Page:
THE CUCKOO’S STORM
Near the middle o’ May, in the year ninety-one,
The snaw like a carpet enveloped the grun;
It fell in the morning unsparing an’ thick,
Tae it measured three inches by rule, or by stick.
The very thorn hedges wur strange tae the sight,
As the green struggled up through its coverin’ o’ white;
The wee bit whin blossoms, in rage, seemed to say,
Is this like the simmer we’re gaun tae hae.
If it is, we had better be packin’ oor traps,
An’ steer away south, frae such wuntry haps;
Leein’ Boyd’s hill an e’e sore in spectral gloom,
A blank on the landscape for want o’ oor bloom.
Then the blackbird gat up and he whistled a note
That gaur’t ilka feather stan oot frae his throat,
Though the hail bounced like peas aff his bonnie black gown
He seemed na tae mind, but went on wye his tune.
His song seemed o’ hope and frae it you could draw
That the sunshine o’ midday wad scatter the snaw,
Like the dark clouds o’ life whun they’re heavy an’ grim
They are only the nearer the silver streaked rim.
The robin stood up on the apple tree high,
An’ the gaze o’ a critic he turned tae the sky;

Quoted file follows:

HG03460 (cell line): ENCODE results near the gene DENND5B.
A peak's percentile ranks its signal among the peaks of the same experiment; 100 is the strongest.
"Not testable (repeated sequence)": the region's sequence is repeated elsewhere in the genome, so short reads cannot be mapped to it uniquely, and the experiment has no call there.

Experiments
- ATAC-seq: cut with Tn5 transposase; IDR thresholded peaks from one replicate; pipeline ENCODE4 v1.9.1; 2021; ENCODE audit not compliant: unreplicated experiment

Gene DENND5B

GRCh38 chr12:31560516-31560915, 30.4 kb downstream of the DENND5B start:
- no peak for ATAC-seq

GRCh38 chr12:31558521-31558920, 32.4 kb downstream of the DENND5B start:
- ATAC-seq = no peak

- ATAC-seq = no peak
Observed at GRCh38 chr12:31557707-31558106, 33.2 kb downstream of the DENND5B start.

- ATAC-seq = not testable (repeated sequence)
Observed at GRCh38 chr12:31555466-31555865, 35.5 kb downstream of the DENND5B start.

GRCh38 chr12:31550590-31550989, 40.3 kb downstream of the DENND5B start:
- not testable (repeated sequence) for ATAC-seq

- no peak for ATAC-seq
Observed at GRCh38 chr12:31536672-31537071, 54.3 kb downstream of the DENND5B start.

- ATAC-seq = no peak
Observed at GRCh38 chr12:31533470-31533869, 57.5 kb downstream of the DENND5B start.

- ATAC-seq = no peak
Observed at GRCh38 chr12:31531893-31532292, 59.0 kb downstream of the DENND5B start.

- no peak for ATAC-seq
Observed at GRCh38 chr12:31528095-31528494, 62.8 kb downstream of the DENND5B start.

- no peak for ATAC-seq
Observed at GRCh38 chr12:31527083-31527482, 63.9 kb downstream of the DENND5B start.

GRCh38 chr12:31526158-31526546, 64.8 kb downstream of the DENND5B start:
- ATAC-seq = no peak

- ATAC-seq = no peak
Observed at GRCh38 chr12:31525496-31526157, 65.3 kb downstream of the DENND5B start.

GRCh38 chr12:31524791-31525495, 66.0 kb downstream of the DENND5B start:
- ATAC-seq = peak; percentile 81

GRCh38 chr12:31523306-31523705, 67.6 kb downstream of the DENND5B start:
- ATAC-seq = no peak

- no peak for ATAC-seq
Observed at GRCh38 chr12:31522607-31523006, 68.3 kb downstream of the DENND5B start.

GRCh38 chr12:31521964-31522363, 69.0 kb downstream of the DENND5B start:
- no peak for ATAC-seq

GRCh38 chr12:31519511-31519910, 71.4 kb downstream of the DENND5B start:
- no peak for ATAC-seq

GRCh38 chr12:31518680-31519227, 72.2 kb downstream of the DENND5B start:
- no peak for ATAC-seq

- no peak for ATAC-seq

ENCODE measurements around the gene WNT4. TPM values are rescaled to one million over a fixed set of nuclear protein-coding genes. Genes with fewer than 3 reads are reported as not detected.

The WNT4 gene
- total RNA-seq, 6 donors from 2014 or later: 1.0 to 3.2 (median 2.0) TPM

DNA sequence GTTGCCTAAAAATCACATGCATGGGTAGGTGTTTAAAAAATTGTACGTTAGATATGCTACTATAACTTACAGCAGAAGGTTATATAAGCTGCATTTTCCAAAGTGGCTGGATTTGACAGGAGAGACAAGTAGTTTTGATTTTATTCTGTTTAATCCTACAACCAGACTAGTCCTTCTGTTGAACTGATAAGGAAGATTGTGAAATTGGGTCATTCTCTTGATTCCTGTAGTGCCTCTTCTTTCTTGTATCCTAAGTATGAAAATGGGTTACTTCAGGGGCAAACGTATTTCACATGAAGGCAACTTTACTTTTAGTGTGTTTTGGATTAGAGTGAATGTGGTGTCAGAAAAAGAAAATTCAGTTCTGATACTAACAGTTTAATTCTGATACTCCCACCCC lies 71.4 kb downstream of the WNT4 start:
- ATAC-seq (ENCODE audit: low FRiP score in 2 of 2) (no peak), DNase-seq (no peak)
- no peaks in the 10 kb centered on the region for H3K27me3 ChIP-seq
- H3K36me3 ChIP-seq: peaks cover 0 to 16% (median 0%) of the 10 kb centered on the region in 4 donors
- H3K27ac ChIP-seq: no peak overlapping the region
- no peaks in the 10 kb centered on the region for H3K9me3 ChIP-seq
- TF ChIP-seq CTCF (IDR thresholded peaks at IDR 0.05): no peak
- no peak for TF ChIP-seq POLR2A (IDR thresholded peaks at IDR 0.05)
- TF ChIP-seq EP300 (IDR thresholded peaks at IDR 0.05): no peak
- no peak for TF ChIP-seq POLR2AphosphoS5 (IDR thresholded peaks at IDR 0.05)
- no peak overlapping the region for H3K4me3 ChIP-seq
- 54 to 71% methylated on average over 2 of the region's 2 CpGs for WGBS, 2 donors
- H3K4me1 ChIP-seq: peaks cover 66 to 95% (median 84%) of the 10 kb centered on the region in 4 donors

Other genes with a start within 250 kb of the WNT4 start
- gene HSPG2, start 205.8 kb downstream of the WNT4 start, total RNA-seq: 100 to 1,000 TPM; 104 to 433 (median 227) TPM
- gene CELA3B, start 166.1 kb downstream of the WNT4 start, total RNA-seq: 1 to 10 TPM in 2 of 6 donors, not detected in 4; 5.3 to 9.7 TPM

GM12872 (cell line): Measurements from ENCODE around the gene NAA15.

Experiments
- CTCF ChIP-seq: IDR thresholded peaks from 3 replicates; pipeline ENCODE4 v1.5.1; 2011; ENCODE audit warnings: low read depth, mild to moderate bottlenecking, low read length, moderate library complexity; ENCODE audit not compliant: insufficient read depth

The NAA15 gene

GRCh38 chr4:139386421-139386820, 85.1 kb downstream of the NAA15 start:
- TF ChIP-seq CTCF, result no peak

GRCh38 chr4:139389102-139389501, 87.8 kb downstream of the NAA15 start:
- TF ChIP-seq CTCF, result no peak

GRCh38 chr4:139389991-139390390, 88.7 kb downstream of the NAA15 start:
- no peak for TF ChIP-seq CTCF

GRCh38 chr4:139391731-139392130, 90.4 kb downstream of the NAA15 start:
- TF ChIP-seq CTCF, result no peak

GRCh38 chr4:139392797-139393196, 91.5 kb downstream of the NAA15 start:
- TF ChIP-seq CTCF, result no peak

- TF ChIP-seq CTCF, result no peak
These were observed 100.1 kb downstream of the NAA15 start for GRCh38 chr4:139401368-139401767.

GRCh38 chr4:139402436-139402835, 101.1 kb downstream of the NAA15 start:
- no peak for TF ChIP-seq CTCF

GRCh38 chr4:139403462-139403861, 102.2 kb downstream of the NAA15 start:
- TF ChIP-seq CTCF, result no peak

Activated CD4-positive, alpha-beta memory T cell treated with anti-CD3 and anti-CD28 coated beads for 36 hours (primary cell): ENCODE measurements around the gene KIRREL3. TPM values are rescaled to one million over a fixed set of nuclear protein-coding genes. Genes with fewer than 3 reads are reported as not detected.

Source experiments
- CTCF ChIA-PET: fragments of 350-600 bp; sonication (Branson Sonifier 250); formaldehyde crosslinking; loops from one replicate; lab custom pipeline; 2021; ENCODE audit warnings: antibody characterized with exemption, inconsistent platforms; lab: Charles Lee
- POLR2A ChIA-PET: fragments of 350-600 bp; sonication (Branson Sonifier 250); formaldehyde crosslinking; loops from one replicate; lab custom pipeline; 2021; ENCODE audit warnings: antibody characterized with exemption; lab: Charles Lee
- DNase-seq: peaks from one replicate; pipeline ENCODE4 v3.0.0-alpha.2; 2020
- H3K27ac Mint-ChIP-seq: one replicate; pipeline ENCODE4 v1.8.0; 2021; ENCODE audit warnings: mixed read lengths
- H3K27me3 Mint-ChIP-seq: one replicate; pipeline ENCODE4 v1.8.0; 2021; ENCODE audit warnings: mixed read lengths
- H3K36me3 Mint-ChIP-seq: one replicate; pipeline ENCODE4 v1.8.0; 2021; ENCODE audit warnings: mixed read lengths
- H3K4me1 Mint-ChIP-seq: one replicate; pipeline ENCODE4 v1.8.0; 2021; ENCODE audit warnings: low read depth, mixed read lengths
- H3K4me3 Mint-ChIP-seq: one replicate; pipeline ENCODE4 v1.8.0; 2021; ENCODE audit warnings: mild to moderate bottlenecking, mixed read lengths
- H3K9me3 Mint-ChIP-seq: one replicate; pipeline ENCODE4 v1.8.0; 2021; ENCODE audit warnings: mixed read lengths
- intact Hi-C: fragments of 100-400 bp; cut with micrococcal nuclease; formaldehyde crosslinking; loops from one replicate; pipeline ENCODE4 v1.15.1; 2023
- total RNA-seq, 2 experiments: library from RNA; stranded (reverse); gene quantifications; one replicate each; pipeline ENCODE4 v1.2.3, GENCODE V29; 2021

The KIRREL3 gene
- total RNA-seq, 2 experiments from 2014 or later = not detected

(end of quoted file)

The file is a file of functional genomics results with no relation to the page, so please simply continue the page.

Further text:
Gi’ed his neb a bit dicht on a branch as it hung,
An’ thus tae the morning in rapture he sung.
Tho’ snaw is noo deep in the flowery May,
I hae seen it ten waurs aboot Christmas Day;
When the sun gi’en a blink, then away he was gane,
Leein’ sich as me hungry an’ caul as a stane.
Then doon was my stomach unless I cud spy
A bit worm when the fother was pu’d tae the kye;
If no, ‘neath the thatch, in a shiverin’ heap,
Wae the bat an’ the sparrow I tried for tae sleep.
Noo why should we mourn at this bluster in May,
That wunna be wi’ us the half o’ the day;
For mysel’ and the sparrow, we’re fairly secure,
We can fadge for oor pick ‘mang the hens at the door.
Thus mankind sae mighty a lesson may learn,
To sing an’ be cheerful though prospects be stern;
Though dark clouds may gather obscuring the licht,
Tae whistle at fortune an’ glam for the richt.
Cullybackey Auld Nummer, 16th May 1891